Yet White’s SEC still found a way to dilute the simple injunction of the statute, which is to identify the compensation median among of all employees. First, the rule won’t take effect until 2018. That’s a full decade after the financial crash of 2008 that exposed the fact that bankers made millions from crashing the economy, costing millions of Americans their jobs, homes and savings.
Second, firms reliant on seasonal workers can avoid counting some of them. Firms may select the day in their fiscal year for the employee count, including a day with few seasonal workers. Think UPS, which hires tens of thousands of Christmas package workers.
Third, the SEC allows firms to delete up to 5% of the workforce employed outside the United States. Think Nike, with shoe-manufacturing concentrated in low-wage Southeast Asia.
How did these loopholes arise? Industry commenters claimed that identifying the median is complicated. That’s an embarrassing confession if true; they don’t know what they pay their employees? But this specious argument really masked opposition to the rule itself. That opposition, including millions in lobbying dollars that Public Citizen documented, continues. Industry is likely to sue. In the Republican Congress, House Financial Services Committee Chair Jeb Hensarling (R-Texas) promises to move repeal legislation.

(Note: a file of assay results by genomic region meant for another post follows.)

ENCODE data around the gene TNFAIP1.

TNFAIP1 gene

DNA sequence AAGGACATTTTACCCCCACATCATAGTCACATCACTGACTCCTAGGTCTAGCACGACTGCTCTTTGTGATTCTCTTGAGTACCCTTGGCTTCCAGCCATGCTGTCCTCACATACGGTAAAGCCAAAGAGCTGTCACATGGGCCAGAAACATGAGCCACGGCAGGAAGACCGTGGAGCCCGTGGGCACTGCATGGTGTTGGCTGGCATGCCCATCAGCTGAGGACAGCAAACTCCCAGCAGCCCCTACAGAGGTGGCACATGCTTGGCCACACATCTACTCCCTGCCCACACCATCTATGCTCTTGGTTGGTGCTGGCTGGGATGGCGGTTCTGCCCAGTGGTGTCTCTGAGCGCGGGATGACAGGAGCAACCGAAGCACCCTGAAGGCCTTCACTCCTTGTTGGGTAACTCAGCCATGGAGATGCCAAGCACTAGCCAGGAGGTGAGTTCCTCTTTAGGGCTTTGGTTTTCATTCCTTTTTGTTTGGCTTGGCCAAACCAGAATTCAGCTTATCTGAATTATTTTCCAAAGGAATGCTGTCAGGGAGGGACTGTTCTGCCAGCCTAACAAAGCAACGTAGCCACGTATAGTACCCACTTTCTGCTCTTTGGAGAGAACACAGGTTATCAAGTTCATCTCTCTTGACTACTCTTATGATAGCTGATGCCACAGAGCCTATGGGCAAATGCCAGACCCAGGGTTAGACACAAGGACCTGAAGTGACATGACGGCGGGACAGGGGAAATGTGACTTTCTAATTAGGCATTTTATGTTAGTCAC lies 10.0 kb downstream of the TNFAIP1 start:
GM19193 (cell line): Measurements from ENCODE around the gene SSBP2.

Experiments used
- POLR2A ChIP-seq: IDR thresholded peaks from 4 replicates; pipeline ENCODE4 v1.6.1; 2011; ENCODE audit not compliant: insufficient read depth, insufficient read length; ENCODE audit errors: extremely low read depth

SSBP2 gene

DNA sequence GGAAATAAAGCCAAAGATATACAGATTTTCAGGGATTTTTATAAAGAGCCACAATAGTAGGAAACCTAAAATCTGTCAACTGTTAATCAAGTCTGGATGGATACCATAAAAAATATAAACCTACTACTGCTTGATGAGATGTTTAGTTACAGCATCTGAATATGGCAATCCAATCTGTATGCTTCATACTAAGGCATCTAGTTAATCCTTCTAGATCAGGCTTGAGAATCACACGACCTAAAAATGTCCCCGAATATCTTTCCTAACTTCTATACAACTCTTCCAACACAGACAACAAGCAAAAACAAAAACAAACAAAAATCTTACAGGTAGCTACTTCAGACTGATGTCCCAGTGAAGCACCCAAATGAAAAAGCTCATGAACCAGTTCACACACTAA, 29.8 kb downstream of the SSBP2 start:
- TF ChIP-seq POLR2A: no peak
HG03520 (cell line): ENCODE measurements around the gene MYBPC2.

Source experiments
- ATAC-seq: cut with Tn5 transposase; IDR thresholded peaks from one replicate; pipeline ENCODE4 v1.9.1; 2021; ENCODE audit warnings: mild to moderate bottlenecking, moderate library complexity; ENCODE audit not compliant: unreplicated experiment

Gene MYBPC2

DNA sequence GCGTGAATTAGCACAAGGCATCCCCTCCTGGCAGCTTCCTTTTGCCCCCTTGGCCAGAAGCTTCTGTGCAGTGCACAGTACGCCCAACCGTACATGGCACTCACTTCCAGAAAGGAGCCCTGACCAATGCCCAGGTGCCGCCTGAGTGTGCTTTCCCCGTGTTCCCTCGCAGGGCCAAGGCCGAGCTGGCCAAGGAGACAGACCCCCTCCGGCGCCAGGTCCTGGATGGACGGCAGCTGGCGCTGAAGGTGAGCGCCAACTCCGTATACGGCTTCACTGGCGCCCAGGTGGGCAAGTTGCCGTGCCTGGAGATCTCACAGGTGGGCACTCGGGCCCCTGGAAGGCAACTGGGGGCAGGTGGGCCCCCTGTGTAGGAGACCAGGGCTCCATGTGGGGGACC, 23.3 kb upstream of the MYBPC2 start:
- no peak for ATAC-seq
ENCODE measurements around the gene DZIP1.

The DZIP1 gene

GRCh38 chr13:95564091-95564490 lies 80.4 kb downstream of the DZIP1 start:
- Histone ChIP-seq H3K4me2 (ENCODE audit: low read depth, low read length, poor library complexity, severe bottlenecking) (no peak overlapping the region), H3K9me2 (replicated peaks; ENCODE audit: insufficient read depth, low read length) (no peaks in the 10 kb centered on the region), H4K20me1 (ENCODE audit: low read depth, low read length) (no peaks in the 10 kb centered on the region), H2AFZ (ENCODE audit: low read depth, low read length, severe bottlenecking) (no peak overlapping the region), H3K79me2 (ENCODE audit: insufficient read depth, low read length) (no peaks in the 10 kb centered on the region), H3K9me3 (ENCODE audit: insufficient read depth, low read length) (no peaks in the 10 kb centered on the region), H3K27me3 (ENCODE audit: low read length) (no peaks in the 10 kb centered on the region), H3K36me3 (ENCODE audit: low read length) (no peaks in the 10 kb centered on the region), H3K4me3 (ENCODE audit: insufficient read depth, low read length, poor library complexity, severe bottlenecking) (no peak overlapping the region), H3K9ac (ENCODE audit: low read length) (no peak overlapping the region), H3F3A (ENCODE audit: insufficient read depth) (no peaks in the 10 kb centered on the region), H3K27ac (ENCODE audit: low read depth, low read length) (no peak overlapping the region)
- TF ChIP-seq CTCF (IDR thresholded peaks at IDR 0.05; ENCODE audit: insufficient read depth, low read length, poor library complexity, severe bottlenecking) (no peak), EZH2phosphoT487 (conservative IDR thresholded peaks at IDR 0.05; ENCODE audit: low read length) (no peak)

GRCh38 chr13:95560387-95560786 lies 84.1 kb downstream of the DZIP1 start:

Separately, this opposition evinces that the rule might actually work — it might truly force firms to pay CEOs more responsibly.
The loopholes needed a champion among the commissioners. At the public meeting August 5, Republican Commissioners Daniel Gallagher and Michael Piwowar argued that the rule should never have engaged the SEC’s time. Since one doesn’t bargain with someone who will never buy, that left only the three Democrats — Chair White and Commissioners Luis Aguilar and Kara Stein – to decide the contours of the rule. Stein and Aguilar have stated for years that the rule should be implemented and without loopholes. It is the chair, alone, who decides when rules move. In their statements August 5, Stein and Aguilar noted their objections to the loopholes. That means the loopholes came from White. And presumably there were deeper loopholes that White conceded.
Chair White has delayed other rules. The SEC lags the other Washington government agencies in finalizing the mandates of the 2010 Wall Street reform law. Most important is an interagency rule prohibiting “inappropriate” banker pay. The other agencies have completed their work, leaving it to Chair White’s SEC to release this important reform.
Public Citizen and allies will focus on this and other needed rules. We shall reload from the thesaurus with sharp words, biting sarcasm, and crushing calumny to continue our bullying ways. That is, unless Wall Street wants to give up the fight and accept reform meant to stop its bullying of the American people.
Bartlett Naylor is the financial policy advocate with Public Citizen’s Congress Watch division.